The body that oversees Ontario’s legal profession has put off voting until next month on a contentious proposal meant to address what many call an “articling crisis.”
A growing provincewide shortage of articling positions each year has left hundreds of young graduates unable to earn their licences to practise law. But critics claim the proposed solution would create a new problem: a group of “second-class” lawyers in the province.
The proposal, floated last week by a task force struck by the Law Society of Upper Canada, calls for the addition of a parallel system of practical courses and on-the-job training for lawyers that would include course work and a 14-week co-op work placement, likely unpaid.
The proposed new stream, which would start as a pilot project in 2014, would be open to those who either choose not to article or fail to secure a 10-month articling position with an established lawyer, law firm or government department. But graduates of both streams would then be assessed on the same standards before earning their licenses to practise.
Critics, including many prominent members of the profession, argue the proposal would create an unfair “two-tier” system, and they question the new system’s cost. A group of dissenting prominent lawyers on the law society’s task force have instead called for abolishing the articling requirement and establishing instead a universal two- to three-month training course. (Articling is not required in the United States.)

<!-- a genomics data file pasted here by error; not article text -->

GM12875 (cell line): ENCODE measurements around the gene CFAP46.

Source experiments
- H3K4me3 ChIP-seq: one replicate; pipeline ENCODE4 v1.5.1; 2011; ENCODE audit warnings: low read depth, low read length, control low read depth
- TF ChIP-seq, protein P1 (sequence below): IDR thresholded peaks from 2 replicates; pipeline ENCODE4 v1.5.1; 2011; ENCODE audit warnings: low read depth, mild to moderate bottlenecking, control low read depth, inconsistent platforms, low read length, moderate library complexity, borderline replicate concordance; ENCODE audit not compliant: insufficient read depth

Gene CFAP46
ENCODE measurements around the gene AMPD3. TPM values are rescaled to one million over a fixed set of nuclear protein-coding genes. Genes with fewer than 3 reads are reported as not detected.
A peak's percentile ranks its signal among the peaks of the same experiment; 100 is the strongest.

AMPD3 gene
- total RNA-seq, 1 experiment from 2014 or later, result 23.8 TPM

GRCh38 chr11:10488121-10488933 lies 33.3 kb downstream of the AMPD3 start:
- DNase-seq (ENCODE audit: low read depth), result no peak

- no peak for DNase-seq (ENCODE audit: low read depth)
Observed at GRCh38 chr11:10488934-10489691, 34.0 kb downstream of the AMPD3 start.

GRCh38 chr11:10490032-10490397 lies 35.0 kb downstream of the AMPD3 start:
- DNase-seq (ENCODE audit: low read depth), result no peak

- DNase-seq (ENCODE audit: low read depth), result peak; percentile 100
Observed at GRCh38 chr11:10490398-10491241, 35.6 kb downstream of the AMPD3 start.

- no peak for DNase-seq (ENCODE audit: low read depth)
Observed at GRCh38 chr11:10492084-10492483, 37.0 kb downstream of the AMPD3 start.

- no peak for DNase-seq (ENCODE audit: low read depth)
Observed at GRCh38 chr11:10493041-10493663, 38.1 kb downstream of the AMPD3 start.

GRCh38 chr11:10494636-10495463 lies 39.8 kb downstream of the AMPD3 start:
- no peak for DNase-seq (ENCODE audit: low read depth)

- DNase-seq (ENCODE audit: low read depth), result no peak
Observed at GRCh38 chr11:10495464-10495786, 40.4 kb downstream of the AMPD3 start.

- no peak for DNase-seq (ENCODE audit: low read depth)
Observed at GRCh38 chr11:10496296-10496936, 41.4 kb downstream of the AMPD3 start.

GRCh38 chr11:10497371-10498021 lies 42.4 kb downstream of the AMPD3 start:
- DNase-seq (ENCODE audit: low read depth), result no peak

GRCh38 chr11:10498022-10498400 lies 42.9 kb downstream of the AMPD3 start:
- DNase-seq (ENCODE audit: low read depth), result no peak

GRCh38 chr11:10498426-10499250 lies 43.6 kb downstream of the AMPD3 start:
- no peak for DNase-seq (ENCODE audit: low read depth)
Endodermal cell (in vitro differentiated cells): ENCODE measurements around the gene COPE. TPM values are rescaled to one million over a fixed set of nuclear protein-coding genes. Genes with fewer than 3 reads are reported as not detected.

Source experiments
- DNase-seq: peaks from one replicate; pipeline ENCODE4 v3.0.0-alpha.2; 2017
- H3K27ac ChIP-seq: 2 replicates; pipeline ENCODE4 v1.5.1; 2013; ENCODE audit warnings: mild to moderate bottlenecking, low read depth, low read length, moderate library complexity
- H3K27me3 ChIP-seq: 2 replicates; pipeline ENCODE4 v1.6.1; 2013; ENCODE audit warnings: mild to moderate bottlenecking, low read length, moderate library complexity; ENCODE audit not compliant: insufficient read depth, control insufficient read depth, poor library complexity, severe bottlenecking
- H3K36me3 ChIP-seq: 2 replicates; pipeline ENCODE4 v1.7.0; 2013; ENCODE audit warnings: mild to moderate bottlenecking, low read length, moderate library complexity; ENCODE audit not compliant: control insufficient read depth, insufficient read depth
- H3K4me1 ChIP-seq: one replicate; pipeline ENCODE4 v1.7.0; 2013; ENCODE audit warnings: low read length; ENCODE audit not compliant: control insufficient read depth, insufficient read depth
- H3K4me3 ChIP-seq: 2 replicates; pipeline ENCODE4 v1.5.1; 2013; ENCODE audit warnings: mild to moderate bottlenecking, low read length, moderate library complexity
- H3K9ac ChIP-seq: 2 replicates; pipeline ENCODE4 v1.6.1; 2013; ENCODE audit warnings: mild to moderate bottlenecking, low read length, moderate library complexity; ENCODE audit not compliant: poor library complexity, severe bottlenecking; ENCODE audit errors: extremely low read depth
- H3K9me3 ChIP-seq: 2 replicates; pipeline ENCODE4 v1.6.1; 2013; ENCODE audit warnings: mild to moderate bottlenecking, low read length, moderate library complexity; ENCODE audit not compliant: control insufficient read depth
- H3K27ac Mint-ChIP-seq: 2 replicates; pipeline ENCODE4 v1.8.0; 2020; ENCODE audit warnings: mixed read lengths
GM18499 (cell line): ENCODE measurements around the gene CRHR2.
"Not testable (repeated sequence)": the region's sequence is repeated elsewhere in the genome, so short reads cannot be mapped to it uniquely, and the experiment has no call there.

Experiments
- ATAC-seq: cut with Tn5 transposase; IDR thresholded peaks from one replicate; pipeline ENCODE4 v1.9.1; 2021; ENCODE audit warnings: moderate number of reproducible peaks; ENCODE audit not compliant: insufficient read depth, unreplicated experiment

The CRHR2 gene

The elected and appointed “benchers” of the Law Society’s governing body, known as Convocation, were set to debate the controversial plan on Thursday. But many benchers immediately called for a delay so that members of the profession could further debate the proposals. Convocation voted to defer the matter until its next meeting on Nov. 22.
About 15 per cent, or around 300, law students seeking to article in Ontario now fail to find posts each year, positions they need to become licensed lawyers. The lack of positions leaves them fighting for posts with the next year’s cohort, compounding the problem.
With law firms facing economic pressures, the number of articling spots available in Ontario each year has not kept up with dramatically increasing demand from students. Various law society programs meant to boost the number of articling jobs have failed.
The increased demand is due to a number of factors. Some law schools have increased their enrollment, and the province has seen a large increase in foreign-trained lawyers seeking to article in Ontario .
(Ontario has also just approved the opening of a new law school at Lakehead University in Thunder Bay, Ont., which is scheduled to open in September, 2013.)
Despite the deferral, benchers from the Law Society’s task force addressed Convocation with arguments for and against the proposal on Thursday.
Bencher Malcolm Mercer of McCarthy Tétrault LLP said many foreign-trained lawyers -- about half of whom are Canadian-born but studied in the U.S., Britain or Australia -- are now returning to Ontario as job prospects for lawyers dim elsewhere.
Foreign-born lawyers from countries including India, Pakistan and Nigeria, have also increasingly sought to article in Ontario and have had the same problems finding posts, Mr. Mercer said, speaking in favour of the task force’s proposal to add a parallel system.
Jacqueline Horvat, a bencher who sat on the task force and a lawyer at Sutts Strosberg LLP, said the proposal would create a group of lawyers with “second-class status.”
She said law firms will immediately look twice at candidates who failed to article and instead pursued the parallel system: “The first question every one of us will ask when looking to hire a new lawyer, will be ‘Where did you article?’”
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